I think that sleep thing, we can definitely do that on your iWatch we’ll watch we’ve just recently sort of gone through a six week well being internal sort of reflection, I guess, with a few of us have kind of opted into it. And I’m not sure if you’re on a you’re on a Mac when you hear and spread. Because you’re pretty, you’re pretty good. But it was really it was it was actually quite interesting because one of our one of our team members, she ended up buying a watch throughout, because she realized that she was sleep was just really irregular. And so she tracks his sleep on it and, and things like that now and it’s really an even to screen time. That’s another good one another good well being one, it made us realize how much screen time you know, we became accountable to the screen time, that as well being as well, you know, like making sure that you’re not sitting there. Without any purpose scrolling, we’ve already had a podcast about that we can link it into it about that whole using your phone without even realizing it. I really stole his word from it. And so yeah, so keep it as such as their accountability. And it’s actually making you realize how much your sleep a year in deep sleep or you fluffing around and just sleep or you know, and it’s actually quite eye opening. And one of my friends, he ended up working out through his watch the he had sleep apnea, so he was like dying and asleep and he didn’t even realize. So he’d been like this massive. He always struggled with sleep and didn’t really do anything about it. And his wife always said that he was a big snorer and all this kind of stuff. And then when he got his app, it realized that he was like literally dying to sleep for the wake up again. It was crazy. So that’s now he’s on some, some machinery keeps getting woken up in the night. But anyway, that the watch is incredible. I love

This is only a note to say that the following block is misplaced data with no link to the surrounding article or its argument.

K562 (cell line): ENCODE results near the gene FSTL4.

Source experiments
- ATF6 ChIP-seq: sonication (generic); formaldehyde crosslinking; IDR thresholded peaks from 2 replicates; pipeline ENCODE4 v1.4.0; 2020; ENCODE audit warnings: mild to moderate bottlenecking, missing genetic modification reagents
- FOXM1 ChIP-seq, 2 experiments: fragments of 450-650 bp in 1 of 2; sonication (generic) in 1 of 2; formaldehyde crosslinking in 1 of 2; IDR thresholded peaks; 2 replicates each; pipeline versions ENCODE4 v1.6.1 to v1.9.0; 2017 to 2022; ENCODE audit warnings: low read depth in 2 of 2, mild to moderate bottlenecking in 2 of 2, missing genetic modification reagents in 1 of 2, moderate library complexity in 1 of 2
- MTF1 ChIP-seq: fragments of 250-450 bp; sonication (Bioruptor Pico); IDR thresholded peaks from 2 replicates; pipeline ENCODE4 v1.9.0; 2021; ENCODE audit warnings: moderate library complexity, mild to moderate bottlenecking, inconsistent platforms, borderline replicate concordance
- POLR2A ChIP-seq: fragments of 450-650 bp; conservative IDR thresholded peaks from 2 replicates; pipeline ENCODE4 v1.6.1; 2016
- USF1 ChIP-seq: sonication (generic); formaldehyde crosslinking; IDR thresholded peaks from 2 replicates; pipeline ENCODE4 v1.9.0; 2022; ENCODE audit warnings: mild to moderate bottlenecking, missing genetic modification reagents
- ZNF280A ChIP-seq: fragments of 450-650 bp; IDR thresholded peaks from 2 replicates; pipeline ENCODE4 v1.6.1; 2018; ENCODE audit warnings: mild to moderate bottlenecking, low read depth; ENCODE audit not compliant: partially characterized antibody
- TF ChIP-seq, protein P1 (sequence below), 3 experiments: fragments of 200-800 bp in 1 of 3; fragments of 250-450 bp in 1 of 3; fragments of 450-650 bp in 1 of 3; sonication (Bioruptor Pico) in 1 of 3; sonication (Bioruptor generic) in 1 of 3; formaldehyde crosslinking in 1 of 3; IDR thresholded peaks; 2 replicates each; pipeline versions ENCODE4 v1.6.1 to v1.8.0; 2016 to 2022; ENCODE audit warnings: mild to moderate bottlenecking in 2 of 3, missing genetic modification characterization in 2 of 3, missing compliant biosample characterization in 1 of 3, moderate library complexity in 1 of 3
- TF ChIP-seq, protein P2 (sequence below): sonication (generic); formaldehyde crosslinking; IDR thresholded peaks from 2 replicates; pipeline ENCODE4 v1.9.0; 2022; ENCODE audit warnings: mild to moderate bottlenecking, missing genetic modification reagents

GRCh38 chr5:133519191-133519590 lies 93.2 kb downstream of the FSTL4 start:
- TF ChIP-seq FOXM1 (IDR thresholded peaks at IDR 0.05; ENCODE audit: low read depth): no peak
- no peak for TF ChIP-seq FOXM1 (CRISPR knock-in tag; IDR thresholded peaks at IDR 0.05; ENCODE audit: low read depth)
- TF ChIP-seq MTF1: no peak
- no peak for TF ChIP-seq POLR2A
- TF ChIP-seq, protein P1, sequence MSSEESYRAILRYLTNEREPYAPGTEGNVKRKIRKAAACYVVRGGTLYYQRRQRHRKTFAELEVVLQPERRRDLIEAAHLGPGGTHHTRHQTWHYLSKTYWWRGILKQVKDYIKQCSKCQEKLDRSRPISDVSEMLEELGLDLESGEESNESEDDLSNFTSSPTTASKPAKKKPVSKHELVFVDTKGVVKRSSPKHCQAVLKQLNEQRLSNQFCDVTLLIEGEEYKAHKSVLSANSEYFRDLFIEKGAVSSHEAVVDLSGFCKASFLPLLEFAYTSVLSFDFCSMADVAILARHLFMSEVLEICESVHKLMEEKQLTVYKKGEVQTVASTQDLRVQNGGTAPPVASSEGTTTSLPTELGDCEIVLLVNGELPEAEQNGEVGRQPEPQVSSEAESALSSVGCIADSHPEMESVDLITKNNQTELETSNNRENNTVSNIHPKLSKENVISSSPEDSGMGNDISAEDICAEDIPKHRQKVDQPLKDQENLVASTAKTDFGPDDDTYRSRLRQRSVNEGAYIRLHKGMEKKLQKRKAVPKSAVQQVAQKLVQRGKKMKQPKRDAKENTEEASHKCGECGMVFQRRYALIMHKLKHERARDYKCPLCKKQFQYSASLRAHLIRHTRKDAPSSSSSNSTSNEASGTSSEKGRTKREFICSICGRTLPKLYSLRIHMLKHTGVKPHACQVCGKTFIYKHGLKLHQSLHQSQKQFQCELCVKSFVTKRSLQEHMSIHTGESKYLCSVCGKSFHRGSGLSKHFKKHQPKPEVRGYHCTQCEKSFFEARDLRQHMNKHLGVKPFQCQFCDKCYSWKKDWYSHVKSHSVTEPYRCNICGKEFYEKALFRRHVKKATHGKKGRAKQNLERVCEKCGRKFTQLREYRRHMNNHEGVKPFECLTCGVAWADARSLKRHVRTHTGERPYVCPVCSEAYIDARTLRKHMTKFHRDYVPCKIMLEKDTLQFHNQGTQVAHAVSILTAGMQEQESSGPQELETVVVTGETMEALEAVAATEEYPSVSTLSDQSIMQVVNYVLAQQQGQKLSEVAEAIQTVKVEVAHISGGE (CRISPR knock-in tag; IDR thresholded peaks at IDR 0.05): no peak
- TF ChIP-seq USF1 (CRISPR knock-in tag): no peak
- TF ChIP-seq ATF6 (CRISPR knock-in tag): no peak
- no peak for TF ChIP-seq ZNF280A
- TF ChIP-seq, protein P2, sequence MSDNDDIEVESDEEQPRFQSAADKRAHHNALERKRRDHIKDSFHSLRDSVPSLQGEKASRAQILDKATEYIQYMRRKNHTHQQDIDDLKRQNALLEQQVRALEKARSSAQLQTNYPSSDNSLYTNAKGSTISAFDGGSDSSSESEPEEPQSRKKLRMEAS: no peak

Mark Herring: 34:30